Monday, April 10, 2006


HOM returns (again), Kakutaniana, The Age of Illusion, Ellington clip

Readers of HOM--an exclusive group, I admit, with its own quasi-Masonic handshake--will have noticed that things have been pretty quiet here of late. A confession: I let the blog slide, mostly in the interest of finishing the novel I've been writing since 2004. Well, I wrapped that up on Friday afternoon (hooray) and will now return to my regular broadcasting schedule. I'm hoping to post on a daily basis again. We'll see how that goes. In any case, let me begin with Ben Yagoda's piece in today's Slate about Michiko Kakutani. I knew I would have to weigh in from the moment I read the first paragraph, with Salman Rushdie's characterization of the New York Times mainstay as "a weird woman who seems to feel the need to alternately praise and spank." That sounded awfully familiar, I thought. Well, what do you know--it comes from my own 1999 interview with Rushdie. Having established this personal connection, I galloped through the ensuing paragraphs. Yagoda has some nice things to say about Kakutani. He admires her intelligence and her dedication to books. And despite her reputation as the Grinch of contemporary letters, he seems to think she's mostly reliable in her judgments. But hold on, ladies and germs. The hammer is about to fall:
Kakutani is a profoundly uninteresting critic. Her main weakness is her evaluation fixation. This may seem an odd complaint--the job is called critic, after all--but in fact, whether a work is good or bad is just one of the many things to be said about it, and usually far from the most important or compelling. Great critics' bad calls are retrospectively forgiven or ignored: Pauline Kael is still read with pleasure even though no one still agrees (if anyone ever did) that Last Tango in Paris and Nashville are the cinematic equivalents of The Rite of Spring and Anna Karenina. Kakutani doesn't offer the stylistic flair, the wit, or the insight one gets from Kael and other first-rate critics; for her, the verdict is the only thing.
He is, of course, correct. I would put it more baldly. Kakutani's prose is flat and forgettable, her sense of humor nearly subatomic. To be sure, there are occasional sparks--mostly of disdain--that liven up the proceedings. But Yagado has proposed exactly the right litmus test. Can you imagine curling up on the sofa in 2025 and reading a thick volume of Kakutani's criticism? Reader, I cannot. (Full disclosure: I've never been reviewed by Michiko K. And at this rate, I probably never will be--but what the hell.)

Next: I've been reading Ronald Blythe's fantastic The Age of Illusion: England in the Twenties and Thirties, 1919-1940, originally published in 1963 and reissued in paper by the Phoenix Press in 2001. It's a stellar example of a sparsely populated genre, at least in this country: the wide-angle social history, with a focus on specific, examplary figures, written by a man (or woman) of letters rather than a card-carrying academic. There are some obvious precedents by British writers, including Eminent Victorians and a great book I haven't read cover-to-cover since I was in college, George Dangerfield's The Strange Death of Liberal England. (What are the American equivalents? Can somebody help me out here? I keep thinking of To the Finland Station, but Edmund Wilson is too starry-eyed--too gullible, really--when it comes to the socialist Hit Parade.) Blythe can be tart, he can be surprisingly tolerant, but he never plays the most obnoxious card in the historian's pack: hindsight. Which is to say that he never patronizes the past, no matter how idiotic it may appear in retrospect. Here's a snippet from his chapter on T.E. Lawrence, who was lethally lionized by his fellow Britons throughout the entire period:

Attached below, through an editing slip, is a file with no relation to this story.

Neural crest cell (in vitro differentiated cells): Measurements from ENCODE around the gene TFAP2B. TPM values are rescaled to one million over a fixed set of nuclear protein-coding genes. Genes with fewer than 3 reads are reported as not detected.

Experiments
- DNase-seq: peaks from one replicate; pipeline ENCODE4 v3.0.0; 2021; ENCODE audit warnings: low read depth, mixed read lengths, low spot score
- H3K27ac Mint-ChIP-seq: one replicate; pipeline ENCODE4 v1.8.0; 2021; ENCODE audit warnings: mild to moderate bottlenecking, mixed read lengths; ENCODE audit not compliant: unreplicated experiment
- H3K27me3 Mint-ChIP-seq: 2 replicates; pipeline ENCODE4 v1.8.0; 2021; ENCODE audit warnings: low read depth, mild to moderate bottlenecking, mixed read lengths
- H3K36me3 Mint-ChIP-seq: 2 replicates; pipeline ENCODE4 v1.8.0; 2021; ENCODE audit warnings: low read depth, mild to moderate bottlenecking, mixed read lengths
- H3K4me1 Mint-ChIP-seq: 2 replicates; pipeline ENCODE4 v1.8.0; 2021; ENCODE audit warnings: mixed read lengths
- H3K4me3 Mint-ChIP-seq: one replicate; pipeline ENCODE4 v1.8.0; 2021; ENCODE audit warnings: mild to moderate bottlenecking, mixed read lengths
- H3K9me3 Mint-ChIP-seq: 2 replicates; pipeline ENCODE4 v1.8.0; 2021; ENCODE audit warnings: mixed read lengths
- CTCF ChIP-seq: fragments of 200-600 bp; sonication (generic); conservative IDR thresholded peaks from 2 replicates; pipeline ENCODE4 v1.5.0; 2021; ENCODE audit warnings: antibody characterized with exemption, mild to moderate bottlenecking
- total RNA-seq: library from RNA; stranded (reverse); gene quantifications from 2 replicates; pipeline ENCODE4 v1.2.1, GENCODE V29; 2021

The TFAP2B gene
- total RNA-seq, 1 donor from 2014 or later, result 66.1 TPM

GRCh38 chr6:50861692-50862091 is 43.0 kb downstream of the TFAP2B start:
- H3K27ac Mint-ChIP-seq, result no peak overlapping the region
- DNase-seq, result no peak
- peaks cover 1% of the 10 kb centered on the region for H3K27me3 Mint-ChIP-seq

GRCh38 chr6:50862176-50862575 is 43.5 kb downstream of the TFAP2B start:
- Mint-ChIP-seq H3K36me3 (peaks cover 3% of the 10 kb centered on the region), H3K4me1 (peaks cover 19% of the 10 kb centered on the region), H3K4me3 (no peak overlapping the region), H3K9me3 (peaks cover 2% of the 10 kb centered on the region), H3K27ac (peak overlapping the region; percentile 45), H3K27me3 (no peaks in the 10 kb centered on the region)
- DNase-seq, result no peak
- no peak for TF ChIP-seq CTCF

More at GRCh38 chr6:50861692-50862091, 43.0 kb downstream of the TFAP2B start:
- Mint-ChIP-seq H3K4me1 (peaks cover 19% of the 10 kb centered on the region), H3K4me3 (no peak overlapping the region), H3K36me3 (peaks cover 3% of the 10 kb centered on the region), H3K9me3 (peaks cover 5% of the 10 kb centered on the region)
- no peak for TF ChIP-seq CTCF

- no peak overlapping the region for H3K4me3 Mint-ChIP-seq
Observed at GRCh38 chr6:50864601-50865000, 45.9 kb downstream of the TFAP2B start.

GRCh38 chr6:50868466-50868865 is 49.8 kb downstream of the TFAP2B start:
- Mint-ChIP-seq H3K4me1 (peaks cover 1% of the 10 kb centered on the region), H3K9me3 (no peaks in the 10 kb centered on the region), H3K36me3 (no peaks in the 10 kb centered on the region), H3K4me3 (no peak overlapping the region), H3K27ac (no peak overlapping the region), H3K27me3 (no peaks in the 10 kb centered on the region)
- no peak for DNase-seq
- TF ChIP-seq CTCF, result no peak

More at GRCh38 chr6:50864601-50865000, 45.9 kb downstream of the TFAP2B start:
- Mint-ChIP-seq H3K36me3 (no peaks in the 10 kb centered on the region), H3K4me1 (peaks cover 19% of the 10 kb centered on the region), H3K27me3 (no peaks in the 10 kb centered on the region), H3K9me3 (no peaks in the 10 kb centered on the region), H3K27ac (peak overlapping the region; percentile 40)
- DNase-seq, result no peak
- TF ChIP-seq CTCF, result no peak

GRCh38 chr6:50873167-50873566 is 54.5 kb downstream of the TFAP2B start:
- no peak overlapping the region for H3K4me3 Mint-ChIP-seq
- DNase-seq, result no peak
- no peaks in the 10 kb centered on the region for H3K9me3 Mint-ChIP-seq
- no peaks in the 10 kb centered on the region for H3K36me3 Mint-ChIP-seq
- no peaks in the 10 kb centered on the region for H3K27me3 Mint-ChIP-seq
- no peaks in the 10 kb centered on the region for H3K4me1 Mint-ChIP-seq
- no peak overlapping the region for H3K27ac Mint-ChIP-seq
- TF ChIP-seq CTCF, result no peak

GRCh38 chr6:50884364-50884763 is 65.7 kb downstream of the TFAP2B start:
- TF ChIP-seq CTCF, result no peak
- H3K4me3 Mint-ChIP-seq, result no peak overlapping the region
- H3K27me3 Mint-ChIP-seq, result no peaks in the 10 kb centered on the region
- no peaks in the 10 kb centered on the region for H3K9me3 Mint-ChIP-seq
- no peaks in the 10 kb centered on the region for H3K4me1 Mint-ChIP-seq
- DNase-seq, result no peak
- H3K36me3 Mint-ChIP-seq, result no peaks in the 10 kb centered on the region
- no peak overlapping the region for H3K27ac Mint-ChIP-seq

They liked his indifference to fame at a time when war honors and peerages were being snatched up like bargains. They liked his looks, which were the real McCoy after the pinchbeck sheik stuff of Valentino and the burnoused Lotharios of Miss M.E. Clamp. They also like his amateurism, his "modesty" and his make-your-own-kingdoms kit. He reappeared on the scene when patriotism had become rather smudgy and before empire worship had been safely channelled off into royalty worship, which left quite a lot of emotion going begging.
Finally, I promise to stop with the video clips--after I link to this one. "Satin Doll" isn't one of my favorites, although this sugary concoction by Billy Strayhorn gave Ellington one of his last jukebox hits. Yet I love watching the band in action, with that saxophonic dream team in the front row (Paul Gonsalves, Jimmy Hamilton, Johnny Hodges, Russell Procope, Harry Carney) and Ellington himself dialing the voltage up and down from his seat at the piano.

The only 'American' equivalent I can come up with for Blythe's 'Age of Illusion...' is Isherwood's 'Lost Years: A Memoir, 1945-1951'. Isherwood, an honorary Californian, recalls with merciless candor the numbed hedonism of the first generation to stare without goggles into the can almost smell the wet wool skivvies and the heavy hair grease (and that's not all you would be a mistake for the squeamish heterosexual to peruse this book over lunch).

Meanwhile, your bash on Wilson's literary estrus for all things Bolshy is spot-on. Were the '30s, stunned into childishness by the mass-produced horrors of WW1, the Age of Credulity? From Wilson's *boner rouge* to Henry Miller's Theosophy to every American cultural figure of the era who fell under the spell of that huckster C.G. Jung (not to mention Isherwood's Vedanta craze)...the credulity on display definitely undermines the authorial authority. Maybe Blythe's 'The Age of Illusion' can help round out a picture of that very strange era. The cover picture is a knockout.
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